It's been a busy year for video games, especially if you subscribe to Xbox's Games with Gold or PlayStation's Plus programs. While both services offer all sorts of bells and whistles for the price of a single new game, what keeps folks coming back for more are the rotating rosters of free games. But which service offered the best collection of titles in 2016?
Games With Gold
We begin by taking a look at what was on offer from Microsoft and its Games with Gold program. Each month, Games with Gold shells out a quartet of new titles for players to add to their collection, including indie games, Xbox One titles, as well as Xbox 360 games that are typically backwards compatible on the new console.
According to Polygon, the Gold program spanned 48 games this past year, totaling about $930 in value. Considering the fact that you're only shelling out $60 for the service, that's an insane amount of bang for your buck. This past year's games average a 76 on Metacritic, too, so you're not just getting games, you're getting good games to boot.
The 2016 Games with Gold calendar started with a bang, offering titles like Deus Ex: Human Revolution and Killer Instinct Season 1 Ultra Edition. Gears of War 2, Lords of the Fallen, and Saints Row 4 were other notable entries for the first quarter, with Xbox One exclusive Sunset Overdrive causing a big splash in April.
Things slowed down a bit heading into the summer, but games like XCOM: Enemy Unknown, a launch day arrival of The Banner Saga 2 and Warriors Orochi 3 Ultimate helped keep things interesting.
Working through the fall and into the home stretch, Gold saw even more great titles added to the list including the OG Forza Horizon, the launch-day arrival of Super Dungeon Bros. and December's Burnout Paradise and Sleeping Dogs: Definitive Edition.
Moving on to the PlayStation Plus 2016 lineup, subscribers received quite a few more games this past year, totaling 72 titles that would have otherwise set you back $1,150. As far as quality goes, this past year's Plus titles averaged a Metacritic score of 74.1 but, again, that the average spread out across nearly 30 more gratis games.
Reaching all the way back to January of this past year, PlayStation Plus began 2016 with a strong lineup that included games like Dragon Age: Origins, Grim Fandango Remastered, and Nihilumbra.
Things kept rolling through the first quarter with games like Helldivers and Persona 4 Arena Ultimax making for a bright February, with games like Broforce, Super Stardust HD, Savage Moon and Zombi heating things up on the way into summer.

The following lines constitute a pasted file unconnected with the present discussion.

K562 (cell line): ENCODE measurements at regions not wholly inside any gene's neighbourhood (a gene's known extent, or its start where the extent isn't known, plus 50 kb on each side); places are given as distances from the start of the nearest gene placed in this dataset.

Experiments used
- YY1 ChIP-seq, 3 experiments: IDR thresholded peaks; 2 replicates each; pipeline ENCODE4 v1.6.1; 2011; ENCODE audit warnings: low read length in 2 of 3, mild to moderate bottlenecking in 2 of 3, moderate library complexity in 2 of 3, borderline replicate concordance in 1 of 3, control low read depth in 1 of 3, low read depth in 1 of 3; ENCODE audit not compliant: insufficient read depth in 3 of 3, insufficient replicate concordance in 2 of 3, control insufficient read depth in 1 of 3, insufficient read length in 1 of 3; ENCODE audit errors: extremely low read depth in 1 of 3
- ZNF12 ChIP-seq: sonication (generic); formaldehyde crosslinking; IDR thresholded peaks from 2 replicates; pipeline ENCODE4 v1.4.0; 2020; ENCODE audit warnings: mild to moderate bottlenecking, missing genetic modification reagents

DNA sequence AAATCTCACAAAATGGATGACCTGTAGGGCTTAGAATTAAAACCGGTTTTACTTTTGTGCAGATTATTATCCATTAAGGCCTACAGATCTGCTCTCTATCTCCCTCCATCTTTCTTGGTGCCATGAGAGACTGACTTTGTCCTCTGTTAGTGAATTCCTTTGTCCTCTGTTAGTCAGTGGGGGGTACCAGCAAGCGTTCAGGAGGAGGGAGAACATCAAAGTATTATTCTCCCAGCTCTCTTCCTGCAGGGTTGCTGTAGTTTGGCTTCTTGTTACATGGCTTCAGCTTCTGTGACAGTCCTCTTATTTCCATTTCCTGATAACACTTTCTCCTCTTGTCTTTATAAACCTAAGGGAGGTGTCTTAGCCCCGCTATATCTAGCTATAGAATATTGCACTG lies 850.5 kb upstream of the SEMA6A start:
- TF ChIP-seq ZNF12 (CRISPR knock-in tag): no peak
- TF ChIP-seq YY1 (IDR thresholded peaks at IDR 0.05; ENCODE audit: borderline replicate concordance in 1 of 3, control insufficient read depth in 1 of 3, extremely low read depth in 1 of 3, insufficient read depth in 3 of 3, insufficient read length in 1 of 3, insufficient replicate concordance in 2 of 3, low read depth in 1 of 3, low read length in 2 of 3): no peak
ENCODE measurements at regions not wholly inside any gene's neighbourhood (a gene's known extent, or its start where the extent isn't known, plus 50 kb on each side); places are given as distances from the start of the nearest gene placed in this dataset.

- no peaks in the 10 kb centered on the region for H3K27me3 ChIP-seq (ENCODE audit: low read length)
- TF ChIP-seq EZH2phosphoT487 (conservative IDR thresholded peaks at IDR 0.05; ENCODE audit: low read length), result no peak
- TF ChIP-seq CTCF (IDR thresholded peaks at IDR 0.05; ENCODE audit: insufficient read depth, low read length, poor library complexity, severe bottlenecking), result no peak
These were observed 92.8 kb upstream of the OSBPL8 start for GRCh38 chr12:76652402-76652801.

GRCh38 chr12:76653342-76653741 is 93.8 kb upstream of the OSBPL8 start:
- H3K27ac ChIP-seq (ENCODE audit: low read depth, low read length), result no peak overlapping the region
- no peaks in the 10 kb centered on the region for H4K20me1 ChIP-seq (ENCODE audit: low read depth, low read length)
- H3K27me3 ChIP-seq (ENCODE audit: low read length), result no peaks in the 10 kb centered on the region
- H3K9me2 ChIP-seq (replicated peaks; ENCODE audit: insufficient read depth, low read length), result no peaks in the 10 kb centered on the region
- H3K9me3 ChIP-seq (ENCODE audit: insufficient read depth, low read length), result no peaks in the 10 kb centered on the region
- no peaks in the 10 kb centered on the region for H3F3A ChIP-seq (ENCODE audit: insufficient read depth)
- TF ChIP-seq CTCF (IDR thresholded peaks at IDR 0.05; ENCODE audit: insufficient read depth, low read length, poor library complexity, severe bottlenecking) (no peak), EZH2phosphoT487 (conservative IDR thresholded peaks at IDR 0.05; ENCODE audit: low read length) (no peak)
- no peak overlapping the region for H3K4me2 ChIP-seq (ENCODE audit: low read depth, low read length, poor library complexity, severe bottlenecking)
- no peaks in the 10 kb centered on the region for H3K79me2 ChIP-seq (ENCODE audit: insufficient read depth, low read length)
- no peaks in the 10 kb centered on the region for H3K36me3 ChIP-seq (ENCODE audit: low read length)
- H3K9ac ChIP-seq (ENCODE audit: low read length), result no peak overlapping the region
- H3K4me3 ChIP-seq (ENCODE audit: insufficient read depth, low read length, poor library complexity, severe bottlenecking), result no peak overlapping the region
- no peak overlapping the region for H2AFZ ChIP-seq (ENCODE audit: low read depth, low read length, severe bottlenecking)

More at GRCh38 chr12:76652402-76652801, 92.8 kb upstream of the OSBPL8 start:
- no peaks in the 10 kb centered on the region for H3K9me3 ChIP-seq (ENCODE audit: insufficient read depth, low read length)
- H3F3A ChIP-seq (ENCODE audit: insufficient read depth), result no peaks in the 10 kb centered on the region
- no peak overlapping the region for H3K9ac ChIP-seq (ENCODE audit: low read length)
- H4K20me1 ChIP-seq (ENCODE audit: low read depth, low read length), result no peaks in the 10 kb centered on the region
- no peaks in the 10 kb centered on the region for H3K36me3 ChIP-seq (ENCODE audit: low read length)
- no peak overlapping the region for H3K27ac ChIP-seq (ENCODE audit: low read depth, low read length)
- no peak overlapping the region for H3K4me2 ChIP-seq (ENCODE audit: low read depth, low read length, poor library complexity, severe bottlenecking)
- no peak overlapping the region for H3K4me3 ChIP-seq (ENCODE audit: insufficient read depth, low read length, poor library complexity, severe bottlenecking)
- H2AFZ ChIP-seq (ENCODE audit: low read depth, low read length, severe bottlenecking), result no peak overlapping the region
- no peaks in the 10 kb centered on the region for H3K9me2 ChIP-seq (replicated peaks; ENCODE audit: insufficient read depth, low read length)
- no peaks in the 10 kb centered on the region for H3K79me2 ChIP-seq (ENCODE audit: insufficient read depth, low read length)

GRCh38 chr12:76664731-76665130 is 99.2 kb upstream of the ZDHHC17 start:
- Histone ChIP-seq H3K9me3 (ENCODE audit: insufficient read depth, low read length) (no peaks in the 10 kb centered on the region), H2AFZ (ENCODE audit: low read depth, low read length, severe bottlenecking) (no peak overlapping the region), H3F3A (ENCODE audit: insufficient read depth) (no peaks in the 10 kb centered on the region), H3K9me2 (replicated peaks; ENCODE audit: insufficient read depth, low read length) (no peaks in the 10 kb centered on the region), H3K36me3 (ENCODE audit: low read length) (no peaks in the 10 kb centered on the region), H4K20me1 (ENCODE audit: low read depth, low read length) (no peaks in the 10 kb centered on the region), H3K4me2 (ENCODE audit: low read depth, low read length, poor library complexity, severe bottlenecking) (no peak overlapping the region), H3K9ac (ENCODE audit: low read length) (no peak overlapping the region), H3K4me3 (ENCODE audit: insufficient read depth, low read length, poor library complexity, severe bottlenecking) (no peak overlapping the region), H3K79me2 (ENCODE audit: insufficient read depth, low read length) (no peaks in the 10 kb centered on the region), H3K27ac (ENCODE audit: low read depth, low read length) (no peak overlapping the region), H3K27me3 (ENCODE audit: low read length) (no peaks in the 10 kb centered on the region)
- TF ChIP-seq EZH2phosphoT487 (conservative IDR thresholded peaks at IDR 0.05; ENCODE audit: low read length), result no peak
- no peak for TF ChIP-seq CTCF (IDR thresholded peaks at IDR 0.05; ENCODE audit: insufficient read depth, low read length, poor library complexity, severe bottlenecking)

During the summer months, Plus subscribers kept busy with games like God of War: Ghost of Sparta and God of War: Chains of Olympus, Tropico 5, Gone Home: Console Edition, NBA 2K16, Call of Juarez: Bound in Blood, the day-one arrival of Furi and the cult hit Yakuza 5.
Heading into the fall, we were looking at games like the critically beloved Journey the HD remake of Resident Evil, Transformers: Devastation, Everybody's Gone to the Rapture and, as of Dec. 7, Stories: The Path of Destinies and Invisible, Inc.
So Which Was Better?
So now for the big question: Which service had the best year in 2016? That's trickier to answer than you might think. While the average scores of games from Gold and Plus were too close to make a difference, it's impossible to overlook the fact that, on average, PlayStation Plus offers six games a month while Games with Gold offers four.
However, even that gets muddled when you consider the fact that Gold is only providing games for two platforms while Plus is dishing out the goods for three. Also, backwards compatibility and cross-platform play means that the numbers are all over the place.
In other words, what consoles you own likely had an impact on how you felt about this year's premium services from Microsoft and Sony. If you're only gaming on an Xbox 360, for instance, you probably weren't too impressed. Then again, if you're gaming on the Xbox One, you likely had a nice selection of newer games to pick from as well as those 360 games that are backwards compatible. The same situation exists for Plus, where a Vita-only subscriber might have felt like there were too many indie games and visual novels whereas someone with all three Sony systems had a much larger collection of games to be impressed by. Also, if you're more into core game offerings, then Gold's lineup likely felt like a more rewarding collection than Sony's, which frequently boasted more indie titles.
When it comes to exclusives, only four games published by Microsoft made it to Gold this year while PlayStation Plus' list of Sony exclusives was 20 games you can't get anywhere else.
In the end, there's no denying that both services had a pretty good year. Again, you're talking about a whole bunch of games for the cost of a single new AAA title. When a lot of those games are several years old, though, you might not be as impressed since, you know, you likely already played them.
If we have to give the nod to one service, though, it's got to be PlayStation Plus. We're not even taking the dollar amount into account here, but those 30 extra games certainly can't be ignored in the equation. While Games with Gold offered some real bright spots peppered throughout the year, too many of its games were already available on Plus and, again, only a handful were platform exclusives.
PlayStation Plus also earns big points for variety. While the message boards seem to be crowded with folks complaining about an "indie invasion" in these programs, we're all for it. Whether a game comes from a massive team or one person's garage doesn't matter if you're having a great time. Plus had plenty of "big" games, as well as a whole bunch of great games from smaller teams and a wide variety of genres. There was something for everyone and, for those who are a bit more open-minded, a hell of a lot of interesting things to try out.